New answers tagged

0

It really depends on how strict you mean by "organic" and "natural" I mean, blood meal and bone meal are "organic" (they come from animals) and "natural" but they're byproducts of slaughterhouse so I don't know if you would consider that "organic organic" Blood meal has a NPK of 12-1.5-0.5, whereas Bone meal ...


0

I asked about the compost and the clay soil for a reason, because you want to use it in containers. Your compost should be pathogen free because its been produced aerobically, but the soil from the garden is another matter. Garden soil may contain pathogens which, all the time they're in open ground are fine, but may not be fine if transferred into ...


0

Having done that , I would say you can't do it . That is , it is not reasonably possible to make that large a change in a natural soil pH. I had a clay , sand , gravel soil in IL and I wanted blue berries . I put in a lot of organic mulch, a lot of gypsum ( Ca SO4) , sulfur dust and I forget what else ( I worked in a lab so many things were available ) . ...


1

IMO the only place 93% sulphuric acid belongs is in a chemistry lab or an industrial plant. It is a very hazardous material. Using sulphuric acid directly at any concentration is probably a bad idea, because it will react with organic materials (e.g. cellulose and carbohydrates) in the compost, and won't do anything good to the microorganisms in the soil ...


0

"sands" ( beach, dune , play , torpedo ) will usually pack too well to give drainage and air. So , in quantity of 50 lb, I use garnet sand blast sand . It comes in a few sizes , the grit I use in aquariums and pots is about 6 to 16 grit ( larger grains than the other named sands). For smaller quantities you can get similar coarse sand in pet shops ...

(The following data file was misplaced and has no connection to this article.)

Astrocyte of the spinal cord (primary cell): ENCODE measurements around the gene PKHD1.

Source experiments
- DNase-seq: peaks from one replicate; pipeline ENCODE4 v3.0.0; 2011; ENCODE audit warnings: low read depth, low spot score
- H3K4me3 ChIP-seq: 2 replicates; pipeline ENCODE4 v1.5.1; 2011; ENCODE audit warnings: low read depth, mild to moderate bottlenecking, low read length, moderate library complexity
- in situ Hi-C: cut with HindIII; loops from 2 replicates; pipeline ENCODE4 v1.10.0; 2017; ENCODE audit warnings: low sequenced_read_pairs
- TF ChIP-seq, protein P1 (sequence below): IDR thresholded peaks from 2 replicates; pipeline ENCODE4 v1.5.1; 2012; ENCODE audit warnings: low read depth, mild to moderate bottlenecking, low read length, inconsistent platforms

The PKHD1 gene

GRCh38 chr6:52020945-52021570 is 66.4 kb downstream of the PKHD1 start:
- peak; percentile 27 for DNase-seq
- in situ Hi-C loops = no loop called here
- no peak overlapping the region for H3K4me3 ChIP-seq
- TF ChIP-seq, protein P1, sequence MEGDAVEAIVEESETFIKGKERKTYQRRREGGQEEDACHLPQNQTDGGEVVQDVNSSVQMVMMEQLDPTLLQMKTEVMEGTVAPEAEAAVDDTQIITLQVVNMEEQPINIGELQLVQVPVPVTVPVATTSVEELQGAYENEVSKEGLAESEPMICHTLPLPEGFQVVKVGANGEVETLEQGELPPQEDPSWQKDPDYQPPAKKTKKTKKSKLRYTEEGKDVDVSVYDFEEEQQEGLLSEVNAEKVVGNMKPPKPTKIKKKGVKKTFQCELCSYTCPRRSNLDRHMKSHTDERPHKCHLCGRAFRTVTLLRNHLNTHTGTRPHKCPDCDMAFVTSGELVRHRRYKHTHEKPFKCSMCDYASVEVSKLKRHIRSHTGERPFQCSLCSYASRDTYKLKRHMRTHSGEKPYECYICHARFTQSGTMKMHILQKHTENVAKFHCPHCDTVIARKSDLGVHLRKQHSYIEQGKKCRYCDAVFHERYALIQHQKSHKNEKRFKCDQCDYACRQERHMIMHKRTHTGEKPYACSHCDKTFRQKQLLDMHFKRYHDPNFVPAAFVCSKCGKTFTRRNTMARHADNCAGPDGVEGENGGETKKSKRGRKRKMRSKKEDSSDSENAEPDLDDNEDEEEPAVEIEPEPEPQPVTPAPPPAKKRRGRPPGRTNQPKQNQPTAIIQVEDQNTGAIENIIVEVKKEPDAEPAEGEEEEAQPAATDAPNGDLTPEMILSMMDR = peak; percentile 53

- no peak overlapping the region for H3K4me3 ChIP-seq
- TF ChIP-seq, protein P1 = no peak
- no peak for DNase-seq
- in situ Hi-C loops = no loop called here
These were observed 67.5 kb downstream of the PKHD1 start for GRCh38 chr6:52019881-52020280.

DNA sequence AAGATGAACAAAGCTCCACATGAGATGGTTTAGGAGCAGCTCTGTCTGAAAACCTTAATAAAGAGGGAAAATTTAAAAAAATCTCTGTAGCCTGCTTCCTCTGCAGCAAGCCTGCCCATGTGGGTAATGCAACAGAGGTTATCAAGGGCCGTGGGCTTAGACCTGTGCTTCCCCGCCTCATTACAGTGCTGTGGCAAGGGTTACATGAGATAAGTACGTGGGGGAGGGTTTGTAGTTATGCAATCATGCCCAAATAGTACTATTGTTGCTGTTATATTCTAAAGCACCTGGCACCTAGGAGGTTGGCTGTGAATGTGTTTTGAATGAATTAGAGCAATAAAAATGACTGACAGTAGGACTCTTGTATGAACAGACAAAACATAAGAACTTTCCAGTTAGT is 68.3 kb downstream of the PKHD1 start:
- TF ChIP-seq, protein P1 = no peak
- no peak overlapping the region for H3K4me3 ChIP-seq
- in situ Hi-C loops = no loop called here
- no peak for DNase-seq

2

As the comments indicate this is slow release fertilizer mixed in with the soil less mix at the plant. The biodegradable resin coated shell allows for a slow release of the fertilizer. A common trade name is Osmocote. More details are here It was first made by Archer Daniels in the 1960's but has gone through a few owners since then. Details here. The ...


0

It probably just means the water content (by weight) is 60-50 per cent. The language is somewhat incoherent.


4

The numbers are confusing if you don't understand how they were measured, because the quoted "dry matter organic content" of 40%-50% does not account for all the organic material in the original compost. Drying the compost in an oven to measure the "dry matter weight" causes chemical reactions in the organic material and the volatile ...


2

Glyphosate must penetrate the leaf surface to provide effective weed control. While absorption occurs relatively quickly, rain after an application can wash glyphosate off before it has a chance to enter the leaf. The rain-free period required to prevent reduced activity is influenced by the susceptibility of the target weed and the glyphosate rate. Small ...


0

Sorry no. Some Eucalyptus (River red gums) will grow in fresh water, but they have to have the high water level as seedlings to grow the right structures. But none of the Eucalypts are salt tolerant - in Australia they are dead before salt is visible on the soil. Search about "wetland salinity" for more information, or search with keywords of "...


0

The yellow leaf colour, chlorosis, indicates a root issue from either nutrient deficiency or a watering problem. Citrus likes a freely draining mix on the acidic side. The nutrients are unlikely to be depleted after a year so it means it can't access the nutrients due to a pH issue, or the roots are damaged. I'd suggest repot with a citrus potting mix, ...


Top 50 recent answers are included